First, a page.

Questions About Competition

    1. Is competition mostly a Dauntless thing, or do the other factions have internal competition? Do you think there's an Abnegation competition for "most self-sacrificing"?
    2. Is there a difference between friendly competition and hostile competition? Is there any friendly competition in the this book?
    3. When is competition one-on-one and when is competition team-vs.-team? Are those different types of competition dealt with differently?
    4. Are the competitions in Divergent usually fair? Does fairness even matter here?

    Chew on This

    In Divergent, people show their true selves when they're competing, whether that competition is fun-and-games or life-and-death.

    Divergent shows us that people constantly struggle with two urges: the urge to compete and beat others; and the urge to help others.

  • Choices

    Shmoopers, the tagline for this book is, "One Choice Can Transform You," so it's not like we're reaching here. In Divergent, the choice of faction is the most important choice that a person can make, or at least, that's what they believe. And sure, that one choice does dictate a lot about your life, from what job you have to what you wear. But there are other, smaller choices that the characters make every day that can have huge and lasting effects.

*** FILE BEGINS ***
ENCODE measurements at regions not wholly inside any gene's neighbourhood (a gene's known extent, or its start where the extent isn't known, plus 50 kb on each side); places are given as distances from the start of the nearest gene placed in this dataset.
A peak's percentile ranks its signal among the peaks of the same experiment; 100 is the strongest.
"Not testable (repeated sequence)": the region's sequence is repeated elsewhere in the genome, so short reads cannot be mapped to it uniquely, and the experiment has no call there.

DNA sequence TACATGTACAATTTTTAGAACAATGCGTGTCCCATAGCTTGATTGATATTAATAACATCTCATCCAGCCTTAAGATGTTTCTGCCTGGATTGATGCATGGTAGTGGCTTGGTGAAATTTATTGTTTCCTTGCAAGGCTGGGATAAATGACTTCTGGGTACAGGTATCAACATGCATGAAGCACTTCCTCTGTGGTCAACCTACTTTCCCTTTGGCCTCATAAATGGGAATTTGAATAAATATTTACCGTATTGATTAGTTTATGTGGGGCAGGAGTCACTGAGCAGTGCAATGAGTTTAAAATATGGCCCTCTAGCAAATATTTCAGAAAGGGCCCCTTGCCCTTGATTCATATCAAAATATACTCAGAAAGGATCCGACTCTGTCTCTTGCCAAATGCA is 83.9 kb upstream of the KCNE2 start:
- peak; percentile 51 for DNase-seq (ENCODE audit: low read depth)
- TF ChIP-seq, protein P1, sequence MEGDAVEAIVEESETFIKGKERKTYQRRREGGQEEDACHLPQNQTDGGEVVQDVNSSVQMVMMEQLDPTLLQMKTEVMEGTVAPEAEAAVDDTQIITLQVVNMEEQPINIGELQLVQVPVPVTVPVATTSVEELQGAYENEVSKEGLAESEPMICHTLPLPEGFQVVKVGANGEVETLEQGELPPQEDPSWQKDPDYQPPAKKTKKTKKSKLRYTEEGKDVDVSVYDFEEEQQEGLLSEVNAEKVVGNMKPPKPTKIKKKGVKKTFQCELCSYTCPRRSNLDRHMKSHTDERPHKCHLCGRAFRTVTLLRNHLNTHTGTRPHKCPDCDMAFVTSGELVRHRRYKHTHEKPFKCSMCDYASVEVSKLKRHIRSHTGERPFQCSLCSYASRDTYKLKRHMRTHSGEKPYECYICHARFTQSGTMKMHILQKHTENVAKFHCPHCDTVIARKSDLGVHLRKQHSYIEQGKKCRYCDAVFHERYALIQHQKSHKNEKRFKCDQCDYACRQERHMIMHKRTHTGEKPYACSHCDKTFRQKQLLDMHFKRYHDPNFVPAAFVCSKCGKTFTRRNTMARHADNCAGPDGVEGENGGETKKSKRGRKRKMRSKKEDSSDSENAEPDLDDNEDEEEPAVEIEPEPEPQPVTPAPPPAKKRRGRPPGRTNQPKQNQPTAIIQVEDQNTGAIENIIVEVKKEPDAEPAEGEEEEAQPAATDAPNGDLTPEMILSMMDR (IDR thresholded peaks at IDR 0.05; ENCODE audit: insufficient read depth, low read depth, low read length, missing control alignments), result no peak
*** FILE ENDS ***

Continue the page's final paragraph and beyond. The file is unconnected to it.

Questions About Choices

    1. How do people (okay, just Tris) make choices in this book? Does Tris choose things because they seem easy or hard or fun? Or because her identity makes her choose? Are her choices limited by her family or her society?
    2. If someone makes the wrong choice, how do they fix that? Do they just feel guilty forever and ever? Is it possible to fix wrong choices (or as we call them, mistakes)? 
    3. When Tris chooses a faction, she goes back and forth, not sure what choice to make. How does she think about that confusion?
    4. What helps her make up her mind? Is Tris helped to switch factions by the fact that other people (including her brother) made that choice before her?
    5. Do other characters make choices in this book? Do those characters discuss the thought process that goes into those choices?
    6. How does it make you feel when some characters don't seem to have much choice about what they do?

    Chew on This